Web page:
Trying to make sense of the assessment statistics


I trained a brain and was looking at the assessment statistics, and I couldn't make heads or tails of what it actually was showing as there was seemingly conflicting results. I tried looking at the help pages for the Assessment UI and the Goal definitions but it didn't answer my confusion. Maybe someone has an idea.


I trained using a curriculum that had 6 goals: 2 avoids, 3 drives (all using "within") and a minimize. At the end, in the automatic assessment statistics, it reported the following (same as in the attached image of the charts):


|          | Success | Satisfy | Satisfy |
| | rate | min | max | ========================================== | Overall | 60% | 95.22% | 100% | ------------------------------------------ | Avoid #1 | 100% | 100% | 100% | ------------------------------------------ | Avoid #2 | 100% | 100% | 100% | ------------------------------------------ | Drive #1 | 100% | 100% | 100% | ------------------------------------------ | Drive #2 | 86.67% | 99.78% | 100% | ------------------------------------------ | Drive #3 | 100% | 100% | 100% | ------------------------------------------ | Minimize | 66.67% | 71.3% | 100% | ==========================================

How it possible to have an overall success rate of 60% when none of the individual objectives have a success rate that low, let alone a minimum satisfaction at/below below 60%?

A similar confusion is with Drive #2 and Minimize.


From the help pages, I know that the success rate is "the fraction of episodes in an assessment where the AI achieves the objective" and a "satisfaction of 100% means the AI successfully completed the objective". But I don't see how these aren't correlated more closely. For the overall stats, does this mean the brain "completes" the objectives [95.22, 100]% of the time but can only "achieve" them in 60% of the episodes...?


Thanks for any input.



2 Replies
best response confirmed by TWolfeAdam (Contributor)

@TWolfeAdam thanks for posting the question.


Let me start by defining a couple of terms, in case our documentation wasn't sufficiently clear.


The "success rate" is a measure of the % of episodes where that objective was achieved. Each assessment pass typically involves 30 episodes, so if an objective is achieved 15 out of 30 of those episodes, the success rate for that objective would be 50%. Note that "success" and "failure" is a binary determination within each episode.


The "overall success rate" indicates the % of episodes where _all_ objectives are achieved. In the stats that you posted, your overall success rate was 60%, which means that in 18 out of the 30 episodes, all six objective succeeded, but in 12 out of the 30 episodes at least one of them failed. Looking at the per-objective stats, we can see that these failures were all due to "Drive #2" and "Minimize" objectives, which the policy is still struggling with.


When we were designing the "goals" feature, we realized that the binary nature of success rates (either success or failure) failed to provide a clear picture of the policy's progress as it learned. For example, if a "drive" objective manages to get very close to the target region, that's much better than if it fails to get close. Yet, both cases represent a "failure" when calculating the success rate. For that reason, we came up with another metric called "goal satisfaction". Rather than being binary (succeed or fail), the goal satisfaction metric is a score from 0% to 100% that represents how well the policy did on that objective during the episode. If it got really close to achieving the objective, it might get a goal satisfaction of 95% even if it ultimately failed.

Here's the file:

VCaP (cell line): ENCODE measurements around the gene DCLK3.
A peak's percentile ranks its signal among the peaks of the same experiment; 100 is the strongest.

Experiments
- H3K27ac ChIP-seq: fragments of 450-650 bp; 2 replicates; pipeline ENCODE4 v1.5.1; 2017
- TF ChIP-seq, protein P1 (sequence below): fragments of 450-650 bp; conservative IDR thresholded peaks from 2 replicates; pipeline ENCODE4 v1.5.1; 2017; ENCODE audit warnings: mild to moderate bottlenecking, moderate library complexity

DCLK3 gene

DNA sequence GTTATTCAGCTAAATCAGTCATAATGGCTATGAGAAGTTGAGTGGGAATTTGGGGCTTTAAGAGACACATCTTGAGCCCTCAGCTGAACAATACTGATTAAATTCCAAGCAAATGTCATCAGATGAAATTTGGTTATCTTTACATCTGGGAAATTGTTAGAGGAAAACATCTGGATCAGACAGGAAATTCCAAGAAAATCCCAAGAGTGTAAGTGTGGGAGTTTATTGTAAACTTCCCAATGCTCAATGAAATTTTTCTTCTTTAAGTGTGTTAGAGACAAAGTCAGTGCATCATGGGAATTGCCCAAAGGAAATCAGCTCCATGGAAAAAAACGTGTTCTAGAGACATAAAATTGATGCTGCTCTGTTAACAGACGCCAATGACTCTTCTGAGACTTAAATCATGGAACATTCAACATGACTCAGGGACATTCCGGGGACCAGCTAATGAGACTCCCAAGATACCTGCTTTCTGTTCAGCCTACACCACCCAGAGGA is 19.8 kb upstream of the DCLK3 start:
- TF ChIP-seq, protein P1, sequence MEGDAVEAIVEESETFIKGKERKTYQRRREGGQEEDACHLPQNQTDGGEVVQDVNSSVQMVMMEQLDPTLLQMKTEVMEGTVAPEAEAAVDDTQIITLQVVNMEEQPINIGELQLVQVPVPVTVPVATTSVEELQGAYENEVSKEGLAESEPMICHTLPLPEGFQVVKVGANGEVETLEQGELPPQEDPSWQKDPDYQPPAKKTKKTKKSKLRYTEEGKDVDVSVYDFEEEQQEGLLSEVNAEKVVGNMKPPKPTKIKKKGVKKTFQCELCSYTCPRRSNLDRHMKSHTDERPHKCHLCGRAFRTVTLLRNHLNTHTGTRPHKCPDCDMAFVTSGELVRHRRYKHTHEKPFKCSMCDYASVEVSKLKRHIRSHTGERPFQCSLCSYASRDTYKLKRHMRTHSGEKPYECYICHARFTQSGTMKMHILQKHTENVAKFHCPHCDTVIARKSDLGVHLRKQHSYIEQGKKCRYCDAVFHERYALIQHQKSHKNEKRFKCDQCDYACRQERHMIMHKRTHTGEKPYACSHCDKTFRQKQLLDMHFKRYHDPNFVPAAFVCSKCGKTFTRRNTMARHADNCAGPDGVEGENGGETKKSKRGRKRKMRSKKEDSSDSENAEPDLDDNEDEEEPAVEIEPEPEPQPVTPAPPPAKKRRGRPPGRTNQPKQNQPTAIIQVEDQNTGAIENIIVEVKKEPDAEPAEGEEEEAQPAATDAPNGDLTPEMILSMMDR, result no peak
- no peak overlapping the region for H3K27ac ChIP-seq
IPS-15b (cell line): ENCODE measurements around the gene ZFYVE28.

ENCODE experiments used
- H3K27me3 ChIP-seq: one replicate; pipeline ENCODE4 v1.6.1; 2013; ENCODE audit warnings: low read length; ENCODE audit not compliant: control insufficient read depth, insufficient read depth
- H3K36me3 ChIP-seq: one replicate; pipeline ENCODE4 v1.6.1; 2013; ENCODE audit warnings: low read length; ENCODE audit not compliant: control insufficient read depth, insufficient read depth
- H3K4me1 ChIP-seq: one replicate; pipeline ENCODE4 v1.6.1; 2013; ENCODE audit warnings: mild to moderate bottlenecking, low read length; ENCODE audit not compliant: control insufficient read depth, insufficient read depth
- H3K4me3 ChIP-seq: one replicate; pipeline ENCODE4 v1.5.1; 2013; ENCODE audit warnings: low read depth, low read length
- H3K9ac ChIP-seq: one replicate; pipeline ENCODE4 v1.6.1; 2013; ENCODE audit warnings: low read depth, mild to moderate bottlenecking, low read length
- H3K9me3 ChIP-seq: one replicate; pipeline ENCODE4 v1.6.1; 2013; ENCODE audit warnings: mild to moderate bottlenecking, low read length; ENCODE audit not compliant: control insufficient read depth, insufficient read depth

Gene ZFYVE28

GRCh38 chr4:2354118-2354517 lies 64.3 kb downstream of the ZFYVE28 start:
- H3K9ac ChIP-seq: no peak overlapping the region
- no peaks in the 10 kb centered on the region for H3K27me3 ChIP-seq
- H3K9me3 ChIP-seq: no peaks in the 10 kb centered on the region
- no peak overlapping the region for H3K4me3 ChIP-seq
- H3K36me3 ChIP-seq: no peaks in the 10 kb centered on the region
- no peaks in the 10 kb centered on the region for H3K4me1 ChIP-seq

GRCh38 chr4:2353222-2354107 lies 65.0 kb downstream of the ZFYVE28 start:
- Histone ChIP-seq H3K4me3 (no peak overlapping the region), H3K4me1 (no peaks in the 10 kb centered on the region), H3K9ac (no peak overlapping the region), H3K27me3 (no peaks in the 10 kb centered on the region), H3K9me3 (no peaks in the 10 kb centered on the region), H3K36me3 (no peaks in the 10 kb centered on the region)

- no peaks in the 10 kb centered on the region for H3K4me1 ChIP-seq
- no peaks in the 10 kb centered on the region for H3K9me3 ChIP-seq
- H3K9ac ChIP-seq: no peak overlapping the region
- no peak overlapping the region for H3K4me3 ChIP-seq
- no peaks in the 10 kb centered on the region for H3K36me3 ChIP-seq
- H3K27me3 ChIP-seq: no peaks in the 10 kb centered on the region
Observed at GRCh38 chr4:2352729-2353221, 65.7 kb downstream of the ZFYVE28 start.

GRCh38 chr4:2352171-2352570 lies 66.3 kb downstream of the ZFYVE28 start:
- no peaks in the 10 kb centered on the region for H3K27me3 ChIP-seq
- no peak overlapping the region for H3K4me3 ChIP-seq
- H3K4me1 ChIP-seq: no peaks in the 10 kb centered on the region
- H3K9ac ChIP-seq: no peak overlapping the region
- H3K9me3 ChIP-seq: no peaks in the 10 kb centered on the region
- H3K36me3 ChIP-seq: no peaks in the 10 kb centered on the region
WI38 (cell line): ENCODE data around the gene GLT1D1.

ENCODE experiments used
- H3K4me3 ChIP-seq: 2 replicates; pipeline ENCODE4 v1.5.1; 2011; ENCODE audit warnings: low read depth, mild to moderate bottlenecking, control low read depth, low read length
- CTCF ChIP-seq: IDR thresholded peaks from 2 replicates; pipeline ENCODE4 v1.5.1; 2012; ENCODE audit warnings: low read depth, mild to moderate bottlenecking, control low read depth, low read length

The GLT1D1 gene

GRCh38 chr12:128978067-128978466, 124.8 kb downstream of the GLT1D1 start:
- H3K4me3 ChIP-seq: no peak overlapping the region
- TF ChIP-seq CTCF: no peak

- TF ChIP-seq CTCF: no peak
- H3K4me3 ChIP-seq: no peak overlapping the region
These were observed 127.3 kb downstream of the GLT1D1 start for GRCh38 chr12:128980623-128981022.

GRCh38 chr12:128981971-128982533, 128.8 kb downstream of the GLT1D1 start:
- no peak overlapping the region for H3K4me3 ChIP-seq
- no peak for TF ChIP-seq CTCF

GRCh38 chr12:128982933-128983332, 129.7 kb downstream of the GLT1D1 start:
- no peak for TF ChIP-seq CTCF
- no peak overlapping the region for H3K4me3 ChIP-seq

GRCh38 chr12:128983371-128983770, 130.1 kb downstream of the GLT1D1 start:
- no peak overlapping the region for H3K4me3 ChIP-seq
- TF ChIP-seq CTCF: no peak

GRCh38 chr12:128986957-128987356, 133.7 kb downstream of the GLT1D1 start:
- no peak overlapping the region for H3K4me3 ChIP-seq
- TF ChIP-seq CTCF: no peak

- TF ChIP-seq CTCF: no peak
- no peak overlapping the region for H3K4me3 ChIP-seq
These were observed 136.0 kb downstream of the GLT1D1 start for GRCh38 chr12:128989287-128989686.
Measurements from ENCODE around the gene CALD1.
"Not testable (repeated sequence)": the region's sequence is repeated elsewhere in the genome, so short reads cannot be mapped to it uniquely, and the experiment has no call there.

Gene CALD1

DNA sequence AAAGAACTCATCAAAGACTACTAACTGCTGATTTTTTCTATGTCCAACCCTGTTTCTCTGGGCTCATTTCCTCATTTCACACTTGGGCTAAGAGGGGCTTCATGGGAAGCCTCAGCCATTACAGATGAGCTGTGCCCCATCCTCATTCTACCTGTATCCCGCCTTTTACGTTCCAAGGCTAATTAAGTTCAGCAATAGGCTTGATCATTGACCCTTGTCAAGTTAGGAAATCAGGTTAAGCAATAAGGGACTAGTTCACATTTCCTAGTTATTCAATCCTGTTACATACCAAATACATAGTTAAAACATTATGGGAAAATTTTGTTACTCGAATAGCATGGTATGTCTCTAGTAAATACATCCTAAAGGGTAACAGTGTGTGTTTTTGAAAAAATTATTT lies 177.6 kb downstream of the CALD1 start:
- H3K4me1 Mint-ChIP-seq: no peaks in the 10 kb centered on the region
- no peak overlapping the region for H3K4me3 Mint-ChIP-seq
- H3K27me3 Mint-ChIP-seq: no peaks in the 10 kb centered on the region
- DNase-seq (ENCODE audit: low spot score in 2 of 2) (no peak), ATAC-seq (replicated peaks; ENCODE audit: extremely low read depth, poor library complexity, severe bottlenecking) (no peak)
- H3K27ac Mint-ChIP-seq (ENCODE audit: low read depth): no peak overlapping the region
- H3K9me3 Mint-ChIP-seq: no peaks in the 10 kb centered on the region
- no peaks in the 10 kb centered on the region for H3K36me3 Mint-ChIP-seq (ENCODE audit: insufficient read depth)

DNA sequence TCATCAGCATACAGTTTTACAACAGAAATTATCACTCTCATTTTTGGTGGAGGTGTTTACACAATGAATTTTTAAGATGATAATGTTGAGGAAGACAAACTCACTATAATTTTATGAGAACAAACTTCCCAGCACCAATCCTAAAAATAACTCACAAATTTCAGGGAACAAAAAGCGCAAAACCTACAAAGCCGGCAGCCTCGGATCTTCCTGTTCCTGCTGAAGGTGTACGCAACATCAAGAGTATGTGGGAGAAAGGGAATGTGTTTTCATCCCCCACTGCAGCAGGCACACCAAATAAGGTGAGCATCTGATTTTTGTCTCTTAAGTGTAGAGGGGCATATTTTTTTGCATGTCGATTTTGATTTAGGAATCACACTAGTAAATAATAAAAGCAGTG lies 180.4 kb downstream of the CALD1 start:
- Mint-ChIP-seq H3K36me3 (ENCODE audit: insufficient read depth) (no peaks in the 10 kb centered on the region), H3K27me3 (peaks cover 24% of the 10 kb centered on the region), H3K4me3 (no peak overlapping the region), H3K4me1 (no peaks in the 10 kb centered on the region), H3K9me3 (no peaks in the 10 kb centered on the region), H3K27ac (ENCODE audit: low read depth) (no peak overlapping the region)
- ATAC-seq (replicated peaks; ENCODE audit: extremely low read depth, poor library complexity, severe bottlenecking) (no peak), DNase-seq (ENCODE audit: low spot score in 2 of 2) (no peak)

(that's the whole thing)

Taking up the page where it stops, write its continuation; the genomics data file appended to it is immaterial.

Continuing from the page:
The exact formula for goal satisfaction varies by objective type (reach, drive, etc.), but you can assume that goal satisfaction numbers should continue toward 100% as the policy improves during training. If you see these numbers plateau short of 100%, then you know the policy is struggling to learn. If you see a broad distribution of goal satisfaction scores, then the policy is still learning how to handle certain parts of the state space.


The "Satisfy min" and "Satisfy max" columns indicate the range of the goal satisfaction scores that were seen over 30 episodes. If you want to see a full histogram of goal satisfaction scores, you can click on the assessment results in the UI.


I hope that clarifies what you're seeing.


Please keep the questions and feedback coming!



Hi Eric,

Please excuse my large delay in responding, but thank you so much for your thorough response! It is now entirely clear what these are reporting and why both are significant in their own way. Your explanation has really aided in the experimenting that I'm doing and has vastly improved the usefulness of these metrics!


If it's wanted/of any use, here's some feedback in the form of what I think played into my confusion: I initially assumed they were used casually (and thus interchangeably). What may add to this is their visual proximity to one another - as in, the success card is grouped in with the satisfaction related cards (it's 'touching' both of them), so you can't mentally draw a straight line separating the two. Oddly, I also feel like both starting with "s" adds to my brain's intermingling of them.


I realize though that refactoring the UI or changing the words used is no small feat. The only (relatively) simple fixes I can think of is improving the explanation in the relevant help article (I find yours to be exponentially more clear), or a little information-symbol with a little blurb in the hover popup.


Anyway, thank you again!